Monday, September 26, 2005

I have a sneaking affection for this Lee Harris post at Tech Central, because it's so much less dogmatic than it could be.

The way the waitresses saw it, McGovern's plan was not perceived as a fair and equitable redistribution of our society's collective wealth. Instead it was seen as an attempt to rob their children of the fortune that each of them might just somehow provide for their kids, despite the overwhelming odds that any of them could ever be in a position to acquire a fortune of sufficient size to have it confiscated by the McGovern plan.

The waitresses accepted the inequality of wealth in the United States; they did not mind that some people could leave their kids millions of dollars, so long as they had a chance to do the same thing -- no matter how infinitesimal this chance might be. To them, the fact that some people had lots more money than others did not annoy them, nor did it call forth a desire to take from the rich and give to the poor. They accepted the chanciness of human existence, like gamblers placing their bets on the spin of a roulette wheel.

At the time, being a liberal Democrat myself, I pondered deeply over the position taken by the waitresses. Ought I mock it, or was there something there worthy of my respect and even admiration?

Eventually I came to see more to admire than to mock -- but that was only after I had begun to understand the role that the human imagination plays in the construction of our social order.

The waitresses at Woolworth's disliked McGovern's welfare state politics because it was threatening to take away one of life's most important imaginary pleasures -- that of imagining yourself rich. Everyone who is not rich can instantly understand the world of pleasure that the impoverished hero of The Fiddler on the Roof gets from singing the song: "If I were a rich man…." What bliss it is to pretend you are wealthy! -- far far more fun, I would imagine, than actually being it."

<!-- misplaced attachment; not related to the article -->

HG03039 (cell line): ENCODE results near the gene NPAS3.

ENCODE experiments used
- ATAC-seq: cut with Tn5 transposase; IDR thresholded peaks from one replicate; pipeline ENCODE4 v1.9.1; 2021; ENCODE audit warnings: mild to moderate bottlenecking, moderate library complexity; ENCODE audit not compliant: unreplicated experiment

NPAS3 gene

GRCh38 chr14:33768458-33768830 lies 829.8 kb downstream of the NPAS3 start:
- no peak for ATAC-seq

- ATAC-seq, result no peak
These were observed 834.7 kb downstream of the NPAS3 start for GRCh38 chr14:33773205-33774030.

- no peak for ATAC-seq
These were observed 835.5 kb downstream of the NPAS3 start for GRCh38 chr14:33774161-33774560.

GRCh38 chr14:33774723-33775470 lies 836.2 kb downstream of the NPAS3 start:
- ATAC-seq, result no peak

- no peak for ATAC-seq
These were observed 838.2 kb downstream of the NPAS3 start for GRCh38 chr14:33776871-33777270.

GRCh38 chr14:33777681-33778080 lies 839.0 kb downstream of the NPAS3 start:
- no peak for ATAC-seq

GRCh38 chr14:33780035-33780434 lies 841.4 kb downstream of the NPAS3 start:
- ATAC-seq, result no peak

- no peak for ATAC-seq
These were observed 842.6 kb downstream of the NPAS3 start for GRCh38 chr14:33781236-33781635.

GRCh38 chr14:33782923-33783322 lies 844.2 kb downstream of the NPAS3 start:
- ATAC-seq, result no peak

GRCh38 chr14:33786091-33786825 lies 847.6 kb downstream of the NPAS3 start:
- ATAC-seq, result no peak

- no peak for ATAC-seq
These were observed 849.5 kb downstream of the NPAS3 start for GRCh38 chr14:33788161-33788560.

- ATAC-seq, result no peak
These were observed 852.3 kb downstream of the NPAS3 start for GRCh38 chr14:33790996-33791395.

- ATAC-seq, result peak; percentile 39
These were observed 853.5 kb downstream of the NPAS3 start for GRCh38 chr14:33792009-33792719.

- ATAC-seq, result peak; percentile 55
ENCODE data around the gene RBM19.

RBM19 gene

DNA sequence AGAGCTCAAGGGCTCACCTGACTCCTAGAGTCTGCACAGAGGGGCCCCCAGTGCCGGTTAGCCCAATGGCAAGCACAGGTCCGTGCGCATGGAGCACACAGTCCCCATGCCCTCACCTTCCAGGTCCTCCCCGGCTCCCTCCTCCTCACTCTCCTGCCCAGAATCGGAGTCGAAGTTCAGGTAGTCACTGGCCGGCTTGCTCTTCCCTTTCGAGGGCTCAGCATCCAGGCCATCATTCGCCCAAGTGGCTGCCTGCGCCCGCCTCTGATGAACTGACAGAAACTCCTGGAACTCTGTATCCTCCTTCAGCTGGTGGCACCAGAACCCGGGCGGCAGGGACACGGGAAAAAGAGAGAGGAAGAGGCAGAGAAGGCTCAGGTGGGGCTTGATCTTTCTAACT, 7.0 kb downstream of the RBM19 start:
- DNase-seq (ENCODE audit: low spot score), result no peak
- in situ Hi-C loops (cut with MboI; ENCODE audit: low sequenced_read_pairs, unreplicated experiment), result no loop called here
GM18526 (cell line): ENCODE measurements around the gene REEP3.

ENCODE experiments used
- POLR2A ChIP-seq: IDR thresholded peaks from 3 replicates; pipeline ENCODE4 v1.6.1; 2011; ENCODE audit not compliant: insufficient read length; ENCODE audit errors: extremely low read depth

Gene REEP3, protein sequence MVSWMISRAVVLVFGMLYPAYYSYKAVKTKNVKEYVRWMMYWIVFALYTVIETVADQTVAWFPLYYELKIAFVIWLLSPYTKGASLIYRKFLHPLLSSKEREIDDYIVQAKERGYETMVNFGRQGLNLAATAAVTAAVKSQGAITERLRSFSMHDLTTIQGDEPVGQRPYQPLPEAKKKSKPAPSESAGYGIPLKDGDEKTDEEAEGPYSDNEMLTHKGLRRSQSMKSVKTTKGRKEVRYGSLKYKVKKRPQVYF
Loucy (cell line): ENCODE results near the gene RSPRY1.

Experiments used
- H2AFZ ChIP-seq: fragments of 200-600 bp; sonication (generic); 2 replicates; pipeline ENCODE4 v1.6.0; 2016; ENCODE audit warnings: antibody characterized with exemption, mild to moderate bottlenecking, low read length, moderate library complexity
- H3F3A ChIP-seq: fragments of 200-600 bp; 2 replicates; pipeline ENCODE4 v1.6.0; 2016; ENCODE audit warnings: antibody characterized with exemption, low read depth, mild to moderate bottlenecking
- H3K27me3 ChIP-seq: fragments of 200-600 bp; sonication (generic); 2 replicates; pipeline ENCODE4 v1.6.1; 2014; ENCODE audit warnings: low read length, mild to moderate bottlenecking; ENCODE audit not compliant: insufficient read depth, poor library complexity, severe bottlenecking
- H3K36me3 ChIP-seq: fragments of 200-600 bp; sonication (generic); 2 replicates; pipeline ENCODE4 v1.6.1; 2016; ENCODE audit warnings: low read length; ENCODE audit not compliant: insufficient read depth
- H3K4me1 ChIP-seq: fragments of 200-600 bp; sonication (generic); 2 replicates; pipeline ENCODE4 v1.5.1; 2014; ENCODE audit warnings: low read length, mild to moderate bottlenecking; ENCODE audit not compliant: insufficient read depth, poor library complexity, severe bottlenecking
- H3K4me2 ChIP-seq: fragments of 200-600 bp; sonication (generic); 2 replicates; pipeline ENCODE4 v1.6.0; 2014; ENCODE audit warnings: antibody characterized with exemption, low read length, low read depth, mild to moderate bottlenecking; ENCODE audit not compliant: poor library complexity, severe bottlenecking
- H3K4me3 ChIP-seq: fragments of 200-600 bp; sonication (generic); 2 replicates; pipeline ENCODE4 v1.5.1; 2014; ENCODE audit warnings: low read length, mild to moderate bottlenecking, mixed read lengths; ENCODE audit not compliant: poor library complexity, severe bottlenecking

There is a cost to being able to imagine yourself striking it rich, and that is for others to actually strike it rich. In a world where all was brought down to the same level, from which no one could ever escape, even the dream of being a rich man would eventually die out, and along with it, the motive power that has produced the enormous wealth of the West: the fervent belief of the poor that they can become rich -- not by stealing from the rich, but from making a pile for themselves. What else, do you think, has released all the energy of capitalism, except the overheated imagination of men who had to make their own fortune in order to have any at all?

At first I thought we would be lectured about how the waitresses were libertarians who realized the economy would do better if billionaires could give money to their children - otherwise the investors would lose their motivation to back worthy ventures and go to the beach. But no, this is a rather touching and possibly accurate portrait. There's a touch of moralizing further on, but I think you should click through and read it anway.

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